Is stress a bad thing?

There’s no shame in feeling stressed. Everyone experiences stress at some point and different things will be stressful for different people. There are no hard-and-fast rules about what should or should not stress you out.


It might surprise you to learn that stress is not necessarily a bad thing. Some people thrive on that rush of adrenaline as it helps them to work better, or faster, to meet an impending deadline. However, the modern lifestyle lends itself to long-term stress through prolonged exposure to stressors which opens us up to suffer from more debilitating effects, both physically and mentally.

Why do I feel Stressed?

Stress is an evolutionary response from our ancestors who operated in an environment where “fight or flight” were normal everyday options – like when coming face-to-face with a tiger.


Our stress response was designed to protect us in dangerous situations. The hypothalamus (a small region at the base of your brain) releases a surge of stress hormones, adrenaline and cortisol which prepare your body to react quickly and either stay and fight or run away – resulting in the physical sensation of stress.


These days, however, this innate stress response isn’t needed as frequently as it was at the beginning of human evolution. Fortunately, we now encounter fewer fierce felines! Instead, the perceived “danger” has become much more subtle yet pervasive. Today, daily life is made up of so many small stressors – traffic, meetings, social and family pressures, deadlines, parking, the list goes on – making stress an all-too-common feature of our modern lifestyle. From a psychological perspective, these conditions known as stressors are situations or events that you find demanding, challenging or threatening to your physical or mental health.


While our stress response does still have a place in certain situations, the key is to manage your stress response and ensure it is not stuck in the “on” position for a prolonged period of time.

Whilst stress is an unavoidable part of life, if it continues long-term it can cause issues for your health.


Avoiding stress wherever possible is ideal, but arguably more important is learning to effectively deal with stress. The first step is usually to deal directly with the cause of the stress and once the situation is rectified, focus on recovering and returning your body to a balanced state.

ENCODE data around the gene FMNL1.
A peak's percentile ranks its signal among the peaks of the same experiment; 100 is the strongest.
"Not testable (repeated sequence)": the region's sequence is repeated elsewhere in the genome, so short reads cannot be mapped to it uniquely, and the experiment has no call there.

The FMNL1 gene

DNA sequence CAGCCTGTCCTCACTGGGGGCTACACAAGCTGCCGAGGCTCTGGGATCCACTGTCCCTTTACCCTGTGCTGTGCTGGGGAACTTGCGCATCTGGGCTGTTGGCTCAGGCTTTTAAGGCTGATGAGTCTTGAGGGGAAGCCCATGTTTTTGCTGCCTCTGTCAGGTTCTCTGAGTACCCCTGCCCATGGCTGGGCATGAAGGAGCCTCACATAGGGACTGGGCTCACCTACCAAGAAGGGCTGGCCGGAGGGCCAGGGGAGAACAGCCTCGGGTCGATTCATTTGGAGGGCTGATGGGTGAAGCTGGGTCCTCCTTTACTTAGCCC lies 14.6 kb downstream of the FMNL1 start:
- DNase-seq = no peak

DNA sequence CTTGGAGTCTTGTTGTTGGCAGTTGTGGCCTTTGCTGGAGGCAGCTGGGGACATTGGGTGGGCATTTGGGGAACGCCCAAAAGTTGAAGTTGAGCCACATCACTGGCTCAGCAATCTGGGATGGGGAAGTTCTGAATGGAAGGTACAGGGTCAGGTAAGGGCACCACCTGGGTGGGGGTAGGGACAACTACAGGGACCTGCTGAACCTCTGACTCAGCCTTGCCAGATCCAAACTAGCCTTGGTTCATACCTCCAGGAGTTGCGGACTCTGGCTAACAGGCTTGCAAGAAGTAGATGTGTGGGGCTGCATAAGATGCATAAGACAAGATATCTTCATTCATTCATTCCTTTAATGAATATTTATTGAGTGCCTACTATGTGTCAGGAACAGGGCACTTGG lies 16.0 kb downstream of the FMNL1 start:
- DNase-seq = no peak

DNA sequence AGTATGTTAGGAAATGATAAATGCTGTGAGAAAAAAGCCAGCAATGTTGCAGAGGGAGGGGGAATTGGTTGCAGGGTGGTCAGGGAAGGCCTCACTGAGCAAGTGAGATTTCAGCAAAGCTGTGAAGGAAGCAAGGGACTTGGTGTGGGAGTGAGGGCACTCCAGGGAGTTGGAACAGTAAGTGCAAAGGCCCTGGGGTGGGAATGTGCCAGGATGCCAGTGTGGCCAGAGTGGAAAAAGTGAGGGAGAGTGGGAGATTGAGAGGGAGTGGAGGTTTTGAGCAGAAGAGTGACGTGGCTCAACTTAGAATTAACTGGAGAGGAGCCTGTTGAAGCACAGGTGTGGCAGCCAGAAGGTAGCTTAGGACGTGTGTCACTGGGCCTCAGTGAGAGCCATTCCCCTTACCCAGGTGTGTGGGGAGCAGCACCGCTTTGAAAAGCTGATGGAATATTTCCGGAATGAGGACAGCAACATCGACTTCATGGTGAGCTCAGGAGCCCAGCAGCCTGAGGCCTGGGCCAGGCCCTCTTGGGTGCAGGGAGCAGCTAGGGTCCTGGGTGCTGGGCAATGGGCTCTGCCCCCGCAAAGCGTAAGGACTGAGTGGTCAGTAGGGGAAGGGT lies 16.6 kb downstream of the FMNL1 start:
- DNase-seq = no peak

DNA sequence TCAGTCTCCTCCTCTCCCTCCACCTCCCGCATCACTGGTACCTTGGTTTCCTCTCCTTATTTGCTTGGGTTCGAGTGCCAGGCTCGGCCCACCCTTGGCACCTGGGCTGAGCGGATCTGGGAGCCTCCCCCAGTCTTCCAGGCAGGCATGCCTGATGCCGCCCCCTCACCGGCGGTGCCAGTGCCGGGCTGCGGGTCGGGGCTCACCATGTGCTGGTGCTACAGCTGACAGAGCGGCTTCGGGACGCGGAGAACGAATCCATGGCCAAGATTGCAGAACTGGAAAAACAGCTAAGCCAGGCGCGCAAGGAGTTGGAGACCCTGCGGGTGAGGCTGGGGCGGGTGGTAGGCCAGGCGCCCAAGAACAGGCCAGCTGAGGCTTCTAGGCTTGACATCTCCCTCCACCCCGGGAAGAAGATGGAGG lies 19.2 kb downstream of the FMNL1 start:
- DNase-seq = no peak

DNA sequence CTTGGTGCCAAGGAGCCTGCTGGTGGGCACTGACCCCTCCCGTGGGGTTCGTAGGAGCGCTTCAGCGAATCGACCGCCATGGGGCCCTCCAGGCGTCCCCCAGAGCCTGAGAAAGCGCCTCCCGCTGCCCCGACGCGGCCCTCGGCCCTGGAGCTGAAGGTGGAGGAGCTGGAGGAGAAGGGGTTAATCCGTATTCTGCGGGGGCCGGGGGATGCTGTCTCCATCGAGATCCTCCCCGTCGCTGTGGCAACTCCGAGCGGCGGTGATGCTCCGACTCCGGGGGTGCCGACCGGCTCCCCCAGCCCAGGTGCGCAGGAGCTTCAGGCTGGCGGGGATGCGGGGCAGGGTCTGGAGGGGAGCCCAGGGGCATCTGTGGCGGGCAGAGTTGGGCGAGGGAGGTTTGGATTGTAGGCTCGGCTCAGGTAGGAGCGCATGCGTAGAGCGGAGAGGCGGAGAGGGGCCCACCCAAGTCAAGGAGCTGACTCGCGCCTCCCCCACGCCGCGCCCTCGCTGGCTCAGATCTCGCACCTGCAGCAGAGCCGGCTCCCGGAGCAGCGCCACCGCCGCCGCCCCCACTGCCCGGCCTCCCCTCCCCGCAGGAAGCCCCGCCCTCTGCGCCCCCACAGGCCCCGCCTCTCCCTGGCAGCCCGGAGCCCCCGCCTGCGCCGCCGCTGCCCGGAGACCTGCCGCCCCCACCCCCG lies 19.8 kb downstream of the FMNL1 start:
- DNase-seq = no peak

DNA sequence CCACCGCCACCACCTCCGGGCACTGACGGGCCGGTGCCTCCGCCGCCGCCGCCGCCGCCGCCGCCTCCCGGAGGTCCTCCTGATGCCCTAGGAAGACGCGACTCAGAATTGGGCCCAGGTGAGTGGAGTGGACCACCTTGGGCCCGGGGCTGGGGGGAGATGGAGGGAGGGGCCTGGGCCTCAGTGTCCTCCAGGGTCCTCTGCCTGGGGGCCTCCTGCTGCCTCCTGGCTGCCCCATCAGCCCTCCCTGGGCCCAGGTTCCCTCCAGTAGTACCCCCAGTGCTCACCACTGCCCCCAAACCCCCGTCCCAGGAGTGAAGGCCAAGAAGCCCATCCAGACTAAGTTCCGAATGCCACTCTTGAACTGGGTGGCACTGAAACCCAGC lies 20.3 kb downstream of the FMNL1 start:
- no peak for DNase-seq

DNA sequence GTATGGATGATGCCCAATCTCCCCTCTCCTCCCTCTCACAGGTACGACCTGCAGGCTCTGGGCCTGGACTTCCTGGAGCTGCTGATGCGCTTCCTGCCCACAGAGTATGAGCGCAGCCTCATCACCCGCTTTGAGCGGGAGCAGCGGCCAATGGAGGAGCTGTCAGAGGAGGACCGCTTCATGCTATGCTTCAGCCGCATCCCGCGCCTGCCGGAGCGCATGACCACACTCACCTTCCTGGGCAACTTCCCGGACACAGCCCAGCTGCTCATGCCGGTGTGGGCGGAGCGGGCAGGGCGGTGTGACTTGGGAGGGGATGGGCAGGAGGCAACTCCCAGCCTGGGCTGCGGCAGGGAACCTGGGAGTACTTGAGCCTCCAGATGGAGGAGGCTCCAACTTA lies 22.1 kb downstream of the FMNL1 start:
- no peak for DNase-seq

Reducing long-term stress and its effects requires a multifaceted, holistic approach. Using techniques to deal with stress both in the moment and once it has passed, as well as making sure your body is physically supported by receiving the right balance of nurturing nutrients, can all help to reduce long-term effects.


Some techniques that can help you manage stress and break the cycle include breathing techniques, regular exercise, prioritising sleep and of course, proper nutrition – which will be covered in more detail later.

What are the physical effects of stress?

When your brain releases stress hormones, your body has an immediate physical reaction, increasing your breathing and heart rate; heightening your awareness; and tensing your muscles – ultimately preparing you to take physical action.


While stress hormones are helpful in the moment when needed, elevated levels over the long-term can potentially lead to additional physical impacts on systems throughout your body:

Other effects of chronic stress include frequent headaches, insomnia, weight gain, anxiety and depression.


This is why it’s important to try and regulate your stress response and soothe the production of stress hormones once the situation has passed, to help you mitigate any negative effects.

Cardiovascular system:

Increased blood pressure and risk of cardiac events

Endocrine system:

Increased blood sugar levels

Gastrointestinal system:

Slowed digestion, irritable bowels, ulcers, heartburn

Reproductive system:

Decreased fertility by impacting sperm production and quality in men and affecting menstruation and PMS in women

Immune system:

Weakened immune function

Copyright © Samantha Lluisé of Lotus Womens Health 2024


This is a personal blog and may contain general health and medical information. This information should not be construed as medical advice or relied upon as a sole source of information. If you are experiencing health concerns, it is imperative to seek help from a medical professional.  The information and opinions expressed on this website are not to be taken as medical advice. No liability or responsibility for actions taken due to information on this website will be taken. All views and opinions represented in this blog are personal and belong solely to Samantha Lluisé of Lotus Womens Health.